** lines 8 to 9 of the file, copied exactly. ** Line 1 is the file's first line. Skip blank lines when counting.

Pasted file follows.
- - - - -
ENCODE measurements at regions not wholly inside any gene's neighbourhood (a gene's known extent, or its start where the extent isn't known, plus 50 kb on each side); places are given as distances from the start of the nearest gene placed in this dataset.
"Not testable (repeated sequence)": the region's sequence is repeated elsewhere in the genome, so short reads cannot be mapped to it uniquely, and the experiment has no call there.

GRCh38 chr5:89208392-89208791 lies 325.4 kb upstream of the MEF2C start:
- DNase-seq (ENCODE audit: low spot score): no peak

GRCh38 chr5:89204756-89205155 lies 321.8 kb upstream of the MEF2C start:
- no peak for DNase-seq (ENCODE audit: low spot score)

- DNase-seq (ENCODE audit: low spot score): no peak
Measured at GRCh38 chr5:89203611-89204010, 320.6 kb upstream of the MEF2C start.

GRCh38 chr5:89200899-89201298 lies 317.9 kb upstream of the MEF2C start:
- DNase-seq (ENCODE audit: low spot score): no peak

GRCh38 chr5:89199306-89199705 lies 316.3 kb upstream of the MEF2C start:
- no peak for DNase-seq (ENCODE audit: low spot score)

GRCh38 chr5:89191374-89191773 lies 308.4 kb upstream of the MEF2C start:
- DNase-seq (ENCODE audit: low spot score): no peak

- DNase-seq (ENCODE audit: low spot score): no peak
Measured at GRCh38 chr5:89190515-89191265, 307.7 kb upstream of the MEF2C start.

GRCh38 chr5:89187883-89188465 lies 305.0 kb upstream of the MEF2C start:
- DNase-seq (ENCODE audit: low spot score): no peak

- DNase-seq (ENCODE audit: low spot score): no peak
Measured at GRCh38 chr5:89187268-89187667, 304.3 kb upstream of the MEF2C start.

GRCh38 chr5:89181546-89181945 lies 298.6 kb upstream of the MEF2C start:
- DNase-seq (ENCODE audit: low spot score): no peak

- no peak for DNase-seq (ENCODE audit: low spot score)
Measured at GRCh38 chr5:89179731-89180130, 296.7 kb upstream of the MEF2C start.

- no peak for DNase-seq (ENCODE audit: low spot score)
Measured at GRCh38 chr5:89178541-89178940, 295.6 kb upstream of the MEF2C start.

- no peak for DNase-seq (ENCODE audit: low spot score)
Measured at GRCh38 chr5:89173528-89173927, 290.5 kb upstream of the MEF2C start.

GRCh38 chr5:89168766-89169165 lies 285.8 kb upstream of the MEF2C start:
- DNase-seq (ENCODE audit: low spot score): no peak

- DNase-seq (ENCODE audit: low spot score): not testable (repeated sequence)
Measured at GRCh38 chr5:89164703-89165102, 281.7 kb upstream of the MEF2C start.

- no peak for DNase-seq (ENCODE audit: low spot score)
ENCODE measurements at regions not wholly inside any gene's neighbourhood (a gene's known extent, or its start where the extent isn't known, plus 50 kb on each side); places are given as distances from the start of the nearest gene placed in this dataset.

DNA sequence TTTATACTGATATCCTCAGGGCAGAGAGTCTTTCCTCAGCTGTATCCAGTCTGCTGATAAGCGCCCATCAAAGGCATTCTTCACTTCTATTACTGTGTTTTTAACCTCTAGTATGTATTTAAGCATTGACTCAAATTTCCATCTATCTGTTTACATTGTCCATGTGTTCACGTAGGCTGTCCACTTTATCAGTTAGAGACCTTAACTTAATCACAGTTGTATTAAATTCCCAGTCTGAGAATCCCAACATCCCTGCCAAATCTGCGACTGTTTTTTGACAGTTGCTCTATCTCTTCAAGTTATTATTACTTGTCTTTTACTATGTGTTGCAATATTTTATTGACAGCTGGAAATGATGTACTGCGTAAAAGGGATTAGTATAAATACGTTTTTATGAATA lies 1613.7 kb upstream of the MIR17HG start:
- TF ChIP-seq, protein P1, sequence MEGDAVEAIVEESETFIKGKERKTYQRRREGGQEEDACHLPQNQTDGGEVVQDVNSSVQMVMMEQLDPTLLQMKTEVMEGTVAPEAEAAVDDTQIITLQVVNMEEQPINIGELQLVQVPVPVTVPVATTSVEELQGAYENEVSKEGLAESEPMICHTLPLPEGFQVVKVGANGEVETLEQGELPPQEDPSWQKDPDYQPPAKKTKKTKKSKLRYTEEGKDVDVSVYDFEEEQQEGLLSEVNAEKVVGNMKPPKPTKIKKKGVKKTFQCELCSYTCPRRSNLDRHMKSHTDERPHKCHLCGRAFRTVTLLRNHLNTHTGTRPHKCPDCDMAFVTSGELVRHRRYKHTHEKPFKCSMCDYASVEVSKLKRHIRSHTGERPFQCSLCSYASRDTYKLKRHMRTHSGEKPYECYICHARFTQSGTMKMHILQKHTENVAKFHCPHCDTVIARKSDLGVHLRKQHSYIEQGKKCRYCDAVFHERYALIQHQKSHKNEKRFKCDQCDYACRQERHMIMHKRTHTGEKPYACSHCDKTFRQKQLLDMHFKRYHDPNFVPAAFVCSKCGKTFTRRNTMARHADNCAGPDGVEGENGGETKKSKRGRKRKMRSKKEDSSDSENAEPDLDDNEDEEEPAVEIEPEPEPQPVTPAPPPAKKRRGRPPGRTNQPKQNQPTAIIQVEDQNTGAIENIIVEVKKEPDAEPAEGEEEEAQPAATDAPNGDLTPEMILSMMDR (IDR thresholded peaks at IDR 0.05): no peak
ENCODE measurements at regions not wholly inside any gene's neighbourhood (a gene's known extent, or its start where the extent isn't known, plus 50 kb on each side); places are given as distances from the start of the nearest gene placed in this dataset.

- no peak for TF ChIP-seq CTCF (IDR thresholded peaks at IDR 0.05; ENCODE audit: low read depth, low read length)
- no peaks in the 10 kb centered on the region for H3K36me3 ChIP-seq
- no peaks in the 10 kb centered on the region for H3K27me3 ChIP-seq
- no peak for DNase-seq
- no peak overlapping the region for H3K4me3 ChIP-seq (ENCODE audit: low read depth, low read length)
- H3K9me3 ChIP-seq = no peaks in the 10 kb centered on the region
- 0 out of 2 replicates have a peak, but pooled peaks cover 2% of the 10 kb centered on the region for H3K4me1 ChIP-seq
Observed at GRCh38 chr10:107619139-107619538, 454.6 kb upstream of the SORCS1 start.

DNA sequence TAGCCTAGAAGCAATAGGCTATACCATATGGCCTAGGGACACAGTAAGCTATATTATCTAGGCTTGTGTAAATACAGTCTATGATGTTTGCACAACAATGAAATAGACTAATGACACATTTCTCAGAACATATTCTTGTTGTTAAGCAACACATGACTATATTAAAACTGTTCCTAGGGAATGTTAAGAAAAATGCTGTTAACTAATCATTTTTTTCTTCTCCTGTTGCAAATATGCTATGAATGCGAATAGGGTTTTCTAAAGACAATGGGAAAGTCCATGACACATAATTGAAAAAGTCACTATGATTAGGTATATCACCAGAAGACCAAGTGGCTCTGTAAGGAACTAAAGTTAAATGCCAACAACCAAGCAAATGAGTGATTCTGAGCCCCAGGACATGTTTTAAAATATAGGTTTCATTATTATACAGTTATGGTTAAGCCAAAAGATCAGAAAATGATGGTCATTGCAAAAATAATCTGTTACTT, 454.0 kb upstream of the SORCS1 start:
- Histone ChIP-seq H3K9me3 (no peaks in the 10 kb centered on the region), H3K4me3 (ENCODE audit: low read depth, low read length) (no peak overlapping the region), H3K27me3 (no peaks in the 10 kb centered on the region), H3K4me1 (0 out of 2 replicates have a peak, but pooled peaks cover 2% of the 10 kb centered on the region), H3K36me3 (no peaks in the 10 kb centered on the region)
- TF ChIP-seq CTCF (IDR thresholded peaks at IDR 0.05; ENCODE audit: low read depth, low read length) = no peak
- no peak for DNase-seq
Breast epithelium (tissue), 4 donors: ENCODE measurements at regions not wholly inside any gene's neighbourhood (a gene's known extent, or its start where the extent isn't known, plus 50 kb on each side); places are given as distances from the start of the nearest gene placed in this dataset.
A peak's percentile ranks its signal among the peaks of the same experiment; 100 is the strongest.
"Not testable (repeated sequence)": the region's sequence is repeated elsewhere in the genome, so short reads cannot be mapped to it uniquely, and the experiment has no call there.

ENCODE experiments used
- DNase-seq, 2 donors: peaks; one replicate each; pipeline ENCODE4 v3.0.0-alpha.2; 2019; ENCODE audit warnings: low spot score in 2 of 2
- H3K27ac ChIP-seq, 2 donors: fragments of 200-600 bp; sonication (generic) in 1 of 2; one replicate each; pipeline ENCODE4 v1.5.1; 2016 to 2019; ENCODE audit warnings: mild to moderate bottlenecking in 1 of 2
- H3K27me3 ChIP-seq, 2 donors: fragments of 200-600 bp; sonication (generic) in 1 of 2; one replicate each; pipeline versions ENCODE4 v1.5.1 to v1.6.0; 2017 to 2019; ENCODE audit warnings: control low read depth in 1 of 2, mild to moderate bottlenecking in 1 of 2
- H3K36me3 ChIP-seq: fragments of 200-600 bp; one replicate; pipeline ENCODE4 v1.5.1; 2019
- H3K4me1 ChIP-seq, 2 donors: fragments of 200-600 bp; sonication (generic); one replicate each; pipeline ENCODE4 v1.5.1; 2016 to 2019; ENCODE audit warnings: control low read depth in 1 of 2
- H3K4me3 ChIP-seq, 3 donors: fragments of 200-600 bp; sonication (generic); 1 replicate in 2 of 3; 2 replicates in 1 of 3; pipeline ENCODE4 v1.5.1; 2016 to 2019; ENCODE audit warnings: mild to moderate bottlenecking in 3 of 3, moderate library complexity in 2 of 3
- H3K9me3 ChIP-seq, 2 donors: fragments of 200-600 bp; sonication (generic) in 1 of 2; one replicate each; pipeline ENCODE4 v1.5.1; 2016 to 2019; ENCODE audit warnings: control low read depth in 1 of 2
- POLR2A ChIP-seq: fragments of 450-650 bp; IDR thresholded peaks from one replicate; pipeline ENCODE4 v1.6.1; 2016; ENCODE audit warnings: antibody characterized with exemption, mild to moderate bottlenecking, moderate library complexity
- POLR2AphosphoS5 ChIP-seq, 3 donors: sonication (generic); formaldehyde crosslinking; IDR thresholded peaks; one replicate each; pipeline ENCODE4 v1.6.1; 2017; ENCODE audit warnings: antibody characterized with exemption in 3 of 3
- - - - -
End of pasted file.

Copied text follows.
Measured at GRCh38 chr5:89203611-89204010, 320.6 kb upstream of the MEF2C start.

GRCh38 chr5:89200899-89201298 lies 317.9 kb upstream of the MEF2C start: